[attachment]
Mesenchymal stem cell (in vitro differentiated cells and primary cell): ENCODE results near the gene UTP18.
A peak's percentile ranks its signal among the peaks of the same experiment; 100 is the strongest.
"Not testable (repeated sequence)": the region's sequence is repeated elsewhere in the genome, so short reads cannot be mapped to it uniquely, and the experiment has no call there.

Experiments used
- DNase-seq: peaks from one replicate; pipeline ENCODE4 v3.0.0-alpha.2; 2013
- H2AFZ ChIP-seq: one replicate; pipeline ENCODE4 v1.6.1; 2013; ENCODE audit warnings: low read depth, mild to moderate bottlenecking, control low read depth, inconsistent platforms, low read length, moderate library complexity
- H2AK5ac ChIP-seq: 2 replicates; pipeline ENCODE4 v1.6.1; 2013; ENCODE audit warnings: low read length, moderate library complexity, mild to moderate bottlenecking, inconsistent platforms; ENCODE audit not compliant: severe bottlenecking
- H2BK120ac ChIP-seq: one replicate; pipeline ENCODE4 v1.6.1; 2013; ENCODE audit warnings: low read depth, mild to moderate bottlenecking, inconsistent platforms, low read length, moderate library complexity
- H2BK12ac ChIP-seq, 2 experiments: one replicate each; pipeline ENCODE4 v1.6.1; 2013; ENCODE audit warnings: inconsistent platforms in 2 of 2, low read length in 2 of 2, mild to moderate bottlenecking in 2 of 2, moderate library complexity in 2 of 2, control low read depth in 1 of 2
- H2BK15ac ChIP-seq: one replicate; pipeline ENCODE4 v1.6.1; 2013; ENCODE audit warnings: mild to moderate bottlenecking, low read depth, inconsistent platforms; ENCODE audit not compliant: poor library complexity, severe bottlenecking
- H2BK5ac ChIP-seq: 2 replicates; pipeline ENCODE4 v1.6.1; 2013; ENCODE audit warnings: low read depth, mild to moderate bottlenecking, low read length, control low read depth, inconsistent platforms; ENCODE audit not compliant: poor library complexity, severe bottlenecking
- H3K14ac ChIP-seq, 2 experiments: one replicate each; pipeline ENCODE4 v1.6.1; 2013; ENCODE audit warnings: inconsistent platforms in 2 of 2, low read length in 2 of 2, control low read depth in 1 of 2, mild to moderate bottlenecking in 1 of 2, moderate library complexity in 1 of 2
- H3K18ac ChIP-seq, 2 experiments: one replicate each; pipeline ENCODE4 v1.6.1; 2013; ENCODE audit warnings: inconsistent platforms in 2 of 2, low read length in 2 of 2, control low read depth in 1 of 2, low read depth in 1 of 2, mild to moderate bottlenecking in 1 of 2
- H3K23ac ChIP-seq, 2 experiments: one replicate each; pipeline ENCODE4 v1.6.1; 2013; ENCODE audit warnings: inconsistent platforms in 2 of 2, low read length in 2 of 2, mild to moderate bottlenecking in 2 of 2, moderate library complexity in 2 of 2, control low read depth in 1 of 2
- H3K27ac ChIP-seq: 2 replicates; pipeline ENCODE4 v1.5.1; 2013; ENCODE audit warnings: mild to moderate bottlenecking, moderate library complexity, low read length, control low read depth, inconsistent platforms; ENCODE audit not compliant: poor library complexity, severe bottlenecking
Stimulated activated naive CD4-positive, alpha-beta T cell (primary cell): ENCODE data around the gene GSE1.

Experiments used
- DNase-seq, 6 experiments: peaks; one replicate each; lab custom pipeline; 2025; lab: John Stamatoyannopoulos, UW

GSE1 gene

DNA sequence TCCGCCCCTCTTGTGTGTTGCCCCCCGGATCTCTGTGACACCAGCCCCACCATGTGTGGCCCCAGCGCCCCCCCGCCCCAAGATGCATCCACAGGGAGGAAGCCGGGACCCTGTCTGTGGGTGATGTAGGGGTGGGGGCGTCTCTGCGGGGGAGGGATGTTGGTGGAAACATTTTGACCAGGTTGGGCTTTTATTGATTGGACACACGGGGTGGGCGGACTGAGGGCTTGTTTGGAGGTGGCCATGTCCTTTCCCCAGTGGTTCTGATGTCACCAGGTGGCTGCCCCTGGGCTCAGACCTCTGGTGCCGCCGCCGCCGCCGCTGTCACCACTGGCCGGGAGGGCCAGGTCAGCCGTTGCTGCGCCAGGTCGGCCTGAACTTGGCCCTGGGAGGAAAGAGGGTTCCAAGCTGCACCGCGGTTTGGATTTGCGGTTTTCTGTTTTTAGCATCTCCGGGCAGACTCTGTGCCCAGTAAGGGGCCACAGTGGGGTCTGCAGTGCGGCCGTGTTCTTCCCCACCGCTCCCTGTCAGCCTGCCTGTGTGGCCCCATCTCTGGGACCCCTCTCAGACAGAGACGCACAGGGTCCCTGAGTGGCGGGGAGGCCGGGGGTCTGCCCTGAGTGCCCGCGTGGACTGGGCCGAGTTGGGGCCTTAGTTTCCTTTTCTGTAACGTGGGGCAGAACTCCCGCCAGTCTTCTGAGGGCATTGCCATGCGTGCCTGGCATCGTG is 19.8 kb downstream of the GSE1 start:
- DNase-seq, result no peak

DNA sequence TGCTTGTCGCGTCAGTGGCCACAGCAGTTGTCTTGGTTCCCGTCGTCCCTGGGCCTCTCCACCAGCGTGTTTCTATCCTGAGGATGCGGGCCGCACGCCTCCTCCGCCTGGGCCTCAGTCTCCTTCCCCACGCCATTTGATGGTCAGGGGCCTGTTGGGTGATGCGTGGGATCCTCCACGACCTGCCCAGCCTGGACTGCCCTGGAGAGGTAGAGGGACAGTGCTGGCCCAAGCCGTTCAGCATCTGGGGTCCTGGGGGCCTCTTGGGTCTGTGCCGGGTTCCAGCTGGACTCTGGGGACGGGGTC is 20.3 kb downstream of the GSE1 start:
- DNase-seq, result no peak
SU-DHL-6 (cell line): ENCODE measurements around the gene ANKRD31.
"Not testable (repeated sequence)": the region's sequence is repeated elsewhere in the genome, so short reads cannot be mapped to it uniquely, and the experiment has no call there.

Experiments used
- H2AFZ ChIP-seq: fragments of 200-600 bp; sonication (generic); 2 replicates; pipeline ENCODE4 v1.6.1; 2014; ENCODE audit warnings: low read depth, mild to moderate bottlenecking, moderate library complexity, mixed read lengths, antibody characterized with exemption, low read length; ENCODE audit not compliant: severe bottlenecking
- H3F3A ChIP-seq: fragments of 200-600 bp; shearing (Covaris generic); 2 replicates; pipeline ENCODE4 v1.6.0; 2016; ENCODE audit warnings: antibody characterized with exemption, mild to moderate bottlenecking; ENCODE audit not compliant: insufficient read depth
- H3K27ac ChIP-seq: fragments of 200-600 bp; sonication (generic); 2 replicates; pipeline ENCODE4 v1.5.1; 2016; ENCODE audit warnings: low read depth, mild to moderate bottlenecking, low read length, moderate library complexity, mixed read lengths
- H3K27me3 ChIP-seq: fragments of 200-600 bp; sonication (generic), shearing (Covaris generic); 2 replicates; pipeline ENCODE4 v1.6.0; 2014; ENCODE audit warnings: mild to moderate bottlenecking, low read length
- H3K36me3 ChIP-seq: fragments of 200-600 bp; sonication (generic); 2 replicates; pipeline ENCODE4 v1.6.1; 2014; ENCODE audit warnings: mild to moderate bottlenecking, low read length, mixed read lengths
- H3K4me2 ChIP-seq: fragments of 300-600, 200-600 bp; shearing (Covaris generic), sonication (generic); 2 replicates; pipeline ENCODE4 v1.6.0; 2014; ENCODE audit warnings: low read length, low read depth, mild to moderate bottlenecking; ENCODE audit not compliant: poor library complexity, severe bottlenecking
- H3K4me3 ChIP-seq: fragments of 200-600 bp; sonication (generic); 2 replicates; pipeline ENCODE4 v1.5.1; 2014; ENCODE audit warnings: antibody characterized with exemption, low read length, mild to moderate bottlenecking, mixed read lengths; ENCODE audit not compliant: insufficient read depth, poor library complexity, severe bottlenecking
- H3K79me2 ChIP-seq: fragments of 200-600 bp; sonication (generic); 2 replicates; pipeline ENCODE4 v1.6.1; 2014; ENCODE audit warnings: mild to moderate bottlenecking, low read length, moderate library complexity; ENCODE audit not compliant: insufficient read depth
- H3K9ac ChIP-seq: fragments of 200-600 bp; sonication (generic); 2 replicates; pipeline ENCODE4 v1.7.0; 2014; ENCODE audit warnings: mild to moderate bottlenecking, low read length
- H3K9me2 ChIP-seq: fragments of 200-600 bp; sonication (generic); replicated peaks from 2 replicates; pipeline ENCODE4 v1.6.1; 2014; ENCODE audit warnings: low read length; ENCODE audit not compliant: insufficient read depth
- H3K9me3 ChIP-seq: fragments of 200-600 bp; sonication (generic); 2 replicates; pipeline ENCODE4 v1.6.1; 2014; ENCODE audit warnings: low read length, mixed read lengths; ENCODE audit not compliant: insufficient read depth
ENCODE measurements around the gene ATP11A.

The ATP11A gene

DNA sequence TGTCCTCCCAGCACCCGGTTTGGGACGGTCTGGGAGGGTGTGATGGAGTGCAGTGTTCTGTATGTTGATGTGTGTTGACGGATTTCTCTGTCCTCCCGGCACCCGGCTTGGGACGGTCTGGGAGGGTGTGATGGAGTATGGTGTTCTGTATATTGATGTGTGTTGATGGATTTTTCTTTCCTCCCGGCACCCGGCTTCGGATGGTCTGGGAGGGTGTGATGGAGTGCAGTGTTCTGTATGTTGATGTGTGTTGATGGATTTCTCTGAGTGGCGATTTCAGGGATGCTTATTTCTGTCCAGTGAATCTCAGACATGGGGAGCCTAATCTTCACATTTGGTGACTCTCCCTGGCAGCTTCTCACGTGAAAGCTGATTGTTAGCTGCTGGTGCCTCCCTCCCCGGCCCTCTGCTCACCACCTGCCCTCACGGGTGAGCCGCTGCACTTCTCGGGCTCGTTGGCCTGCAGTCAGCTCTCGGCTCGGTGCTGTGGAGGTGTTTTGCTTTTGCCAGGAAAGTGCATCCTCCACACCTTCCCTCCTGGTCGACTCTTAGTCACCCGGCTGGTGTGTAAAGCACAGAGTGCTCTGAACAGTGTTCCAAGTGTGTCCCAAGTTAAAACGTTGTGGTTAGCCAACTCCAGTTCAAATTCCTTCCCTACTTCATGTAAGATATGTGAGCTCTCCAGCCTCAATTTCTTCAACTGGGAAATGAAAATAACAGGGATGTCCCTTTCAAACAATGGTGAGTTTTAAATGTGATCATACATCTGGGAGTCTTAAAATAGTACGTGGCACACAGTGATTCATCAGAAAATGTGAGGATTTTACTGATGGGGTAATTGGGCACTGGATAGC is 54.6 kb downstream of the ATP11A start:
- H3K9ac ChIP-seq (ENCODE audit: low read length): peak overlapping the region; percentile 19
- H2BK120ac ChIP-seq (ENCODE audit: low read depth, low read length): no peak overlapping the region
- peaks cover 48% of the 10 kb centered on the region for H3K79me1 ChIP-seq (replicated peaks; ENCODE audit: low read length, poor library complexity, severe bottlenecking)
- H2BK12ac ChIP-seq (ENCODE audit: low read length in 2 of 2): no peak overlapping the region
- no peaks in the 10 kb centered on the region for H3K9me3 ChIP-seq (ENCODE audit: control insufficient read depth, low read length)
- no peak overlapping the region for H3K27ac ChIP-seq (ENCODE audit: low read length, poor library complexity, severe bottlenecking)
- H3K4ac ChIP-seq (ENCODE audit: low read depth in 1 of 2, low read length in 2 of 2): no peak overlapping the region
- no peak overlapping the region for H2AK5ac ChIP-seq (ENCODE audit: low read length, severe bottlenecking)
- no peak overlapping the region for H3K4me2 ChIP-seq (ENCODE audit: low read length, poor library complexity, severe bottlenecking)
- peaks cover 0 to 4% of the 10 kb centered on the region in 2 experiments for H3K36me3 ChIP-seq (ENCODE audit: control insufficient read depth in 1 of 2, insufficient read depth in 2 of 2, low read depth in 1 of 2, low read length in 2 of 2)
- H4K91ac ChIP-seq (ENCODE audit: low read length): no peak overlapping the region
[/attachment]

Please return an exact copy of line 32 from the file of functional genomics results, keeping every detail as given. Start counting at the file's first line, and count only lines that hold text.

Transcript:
- H3K4me2 ChIP-seq: fragments of 300-600, 200-600 bp; shearing (Covaris generic), sonication (generic); 2 replicates; pipeline ENCODE4 v1.6.0; 2014; ENCODE audit warnings: low read length, low read depth, mild to moderate bottlenecking; ENCODE audit not compliant: poor library complexity, severe bottlenecking